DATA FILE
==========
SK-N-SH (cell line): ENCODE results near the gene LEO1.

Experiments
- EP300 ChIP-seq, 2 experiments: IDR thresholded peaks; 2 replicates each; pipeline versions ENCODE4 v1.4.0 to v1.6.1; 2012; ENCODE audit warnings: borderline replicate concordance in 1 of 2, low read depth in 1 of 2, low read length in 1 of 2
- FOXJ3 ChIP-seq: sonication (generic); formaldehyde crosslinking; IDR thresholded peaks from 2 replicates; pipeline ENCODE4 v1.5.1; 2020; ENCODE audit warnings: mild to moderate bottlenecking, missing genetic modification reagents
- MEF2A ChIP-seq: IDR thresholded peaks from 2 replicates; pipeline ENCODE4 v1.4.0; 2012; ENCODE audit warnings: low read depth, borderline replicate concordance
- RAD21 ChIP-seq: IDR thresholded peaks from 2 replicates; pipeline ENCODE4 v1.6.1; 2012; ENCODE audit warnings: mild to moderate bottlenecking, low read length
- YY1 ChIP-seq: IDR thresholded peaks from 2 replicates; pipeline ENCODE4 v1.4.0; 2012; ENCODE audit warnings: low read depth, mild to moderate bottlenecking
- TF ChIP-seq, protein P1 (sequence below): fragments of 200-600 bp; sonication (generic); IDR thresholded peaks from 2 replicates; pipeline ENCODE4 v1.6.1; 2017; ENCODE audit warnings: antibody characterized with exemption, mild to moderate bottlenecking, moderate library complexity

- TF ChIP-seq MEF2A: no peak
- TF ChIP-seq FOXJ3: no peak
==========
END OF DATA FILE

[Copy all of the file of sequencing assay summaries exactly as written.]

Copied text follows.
SK-N-SH (cell line): ENCODE results near the gene LEO1.

Experiments
- EP300 ChIP-seq, 2 experiments: IDR thresholded peaks; 2 replicates each; pipeline versions ENCODE4 v1.4.0 to v1.6.1; 2012; ENCODE audit warnings: borderline replicate concordance in 1 of 2, low read depth in 1 of 2, low read length in 1 of 2
- FOXJ3 ChIP-seq: sonication (generic); formaldehyde crosslinking; IDR thresholded peaks from 2 replicates; pipeline ENCODE4 v1.5.1; 2020; ENCODE audit warnings: mild to moderate bottlenecking, missing genetic modification reagents
- MEF2A ChIP-seq: IDR thresholded peaks from 2 replicates; pipeline ENCODE4 v1.4.0; 2012; ENCODE audit warnings: low read depth, borderline replicate concordance
- RAD21 ChIP-seq: IDR thresholded peaks from 2 replicates; pipeline ENCODE4 v1.6.1; 2012; ENCODE audit warnings: mild to moderate bottlenecking, low read length
- YY1 ChIP-seq: IDR thresholded peaks from 2 replicates; pipeline ENCODE4 v1.4.0; 2012; ENCODE audit warnings: low read depth, mild to moderate bottlenecking
- TF ChIP-seq, protein P1 (sequence below): fragments of 200-600 bp; sonication (generic); IDR thresholded peaks from 2 replicates; pipeline ENCODE4 v1.6.1; 2017; ENCODE audit warnings: antibody characterized with exemption, mild to moderate bottlenecking, moderate library complexity

- TF ChIP-seq MEF2A: no peak
- TF ChIP-seq FOXJ3: no peak